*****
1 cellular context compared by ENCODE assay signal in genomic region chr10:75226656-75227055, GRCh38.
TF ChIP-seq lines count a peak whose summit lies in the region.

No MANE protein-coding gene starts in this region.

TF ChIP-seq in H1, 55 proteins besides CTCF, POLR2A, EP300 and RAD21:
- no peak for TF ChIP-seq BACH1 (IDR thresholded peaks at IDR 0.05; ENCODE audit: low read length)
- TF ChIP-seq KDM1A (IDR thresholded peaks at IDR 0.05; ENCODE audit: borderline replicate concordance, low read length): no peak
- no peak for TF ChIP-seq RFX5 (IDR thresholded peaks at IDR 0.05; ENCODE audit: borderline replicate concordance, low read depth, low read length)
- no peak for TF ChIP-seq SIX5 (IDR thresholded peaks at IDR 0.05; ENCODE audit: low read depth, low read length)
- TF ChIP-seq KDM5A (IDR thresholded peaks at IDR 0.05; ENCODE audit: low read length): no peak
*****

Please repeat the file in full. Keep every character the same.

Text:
1 cellular context compared by ENCODE assay signal in genomic region chr10:75226656-75227055, GRCh38.
TF ChIP-seq lines count a peak whose summit lies in the region.

No MANE protein-coding gene starts in this region.

TF ChIP-seq in H1, 55 proteins besides CTCF, POLR2A, EP300 and RAD21:
- no peak for TF ChIP-seq BACH1 (IDR thresholded peaks at IDR 0.05; ENCODE audit: low read length)
- TF ChIP-seq KDM1A (IDR thresholded peaks at IDR 0.05; ENCODE audit: borderline replicate concordance, low read length): no peak
- no peak for TF ChIP-seq RFX5 (IDR thresholded peaks at IDR 0.05; ENCODE audit: borderline replicate concordance, low read depth, low read length)
- no peak for TF ChIP-seq SIX5 (IDR thresholded peaks at IDR 0.05; ENCODE audit: low read depth, low read length)
- TF ChIP-seq KDM5A (IDR thresholded peaks at IDR 0.05; ENCODE audit: low read length): no peak